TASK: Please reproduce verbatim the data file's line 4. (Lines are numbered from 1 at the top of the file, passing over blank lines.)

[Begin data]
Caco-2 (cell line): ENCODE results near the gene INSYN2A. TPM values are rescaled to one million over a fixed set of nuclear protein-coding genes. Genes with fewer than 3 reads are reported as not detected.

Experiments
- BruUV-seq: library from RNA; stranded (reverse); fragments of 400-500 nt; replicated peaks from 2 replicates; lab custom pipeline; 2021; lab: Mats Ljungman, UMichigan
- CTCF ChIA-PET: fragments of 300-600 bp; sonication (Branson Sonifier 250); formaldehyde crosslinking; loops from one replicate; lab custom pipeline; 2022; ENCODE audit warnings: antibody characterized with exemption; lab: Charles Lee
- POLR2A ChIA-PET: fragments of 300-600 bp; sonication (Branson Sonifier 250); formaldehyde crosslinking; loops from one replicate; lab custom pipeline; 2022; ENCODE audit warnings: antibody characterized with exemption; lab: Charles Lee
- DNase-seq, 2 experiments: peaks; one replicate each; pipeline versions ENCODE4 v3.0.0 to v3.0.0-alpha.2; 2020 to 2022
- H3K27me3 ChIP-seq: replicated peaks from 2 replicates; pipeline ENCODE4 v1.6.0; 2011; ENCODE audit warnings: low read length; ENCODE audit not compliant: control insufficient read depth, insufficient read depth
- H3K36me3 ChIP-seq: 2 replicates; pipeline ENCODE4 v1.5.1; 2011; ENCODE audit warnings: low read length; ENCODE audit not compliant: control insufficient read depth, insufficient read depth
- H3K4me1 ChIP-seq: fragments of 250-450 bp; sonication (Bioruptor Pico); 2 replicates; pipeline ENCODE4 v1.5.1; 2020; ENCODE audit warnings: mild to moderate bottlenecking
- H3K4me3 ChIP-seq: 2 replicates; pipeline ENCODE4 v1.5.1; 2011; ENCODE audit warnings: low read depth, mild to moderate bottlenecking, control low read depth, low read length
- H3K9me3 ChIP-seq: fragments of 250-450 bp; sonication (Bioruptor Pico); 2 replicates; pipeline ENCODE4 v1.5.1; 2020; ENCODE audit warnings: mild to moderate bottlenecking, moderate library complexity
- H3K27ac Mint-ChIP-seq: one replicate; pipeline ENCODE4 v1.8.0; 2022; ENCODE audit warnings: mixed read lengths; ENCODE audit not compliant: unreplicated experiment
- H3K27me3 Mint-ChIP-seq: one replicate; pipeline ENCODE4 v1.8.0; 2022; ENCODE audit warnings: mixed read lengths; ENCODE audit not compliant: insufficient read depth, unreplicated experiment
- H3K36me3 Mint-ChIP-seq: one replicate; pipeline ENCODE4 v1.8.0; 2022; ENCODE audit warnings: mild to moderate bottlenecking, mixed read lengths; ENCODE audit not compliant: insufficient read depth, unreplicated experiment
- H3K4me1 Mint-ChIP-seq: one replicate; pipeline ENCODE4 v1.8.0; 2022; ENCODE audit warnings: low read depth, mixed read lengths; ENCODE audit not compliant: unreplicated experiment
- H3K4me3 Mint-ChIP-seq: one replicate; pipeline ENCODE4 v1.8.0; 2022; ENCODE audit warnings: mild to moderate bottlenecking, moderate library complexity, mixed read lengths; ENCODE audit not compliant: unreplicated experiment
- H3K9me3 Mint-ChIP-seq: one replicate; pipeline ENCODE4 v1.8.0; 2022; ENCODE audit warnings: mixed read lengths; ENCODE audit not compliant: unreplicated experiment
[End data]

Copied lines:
- CTCF ChIA-PET: fragments of 300-600 bp; sonication (Branson Sonifier 250); formaldehyde crosslinking; loops from one replicate; lab custom pipeline; 2022; ENCODE audit warnings: antibody characterized with exemption; lab: Charles Lee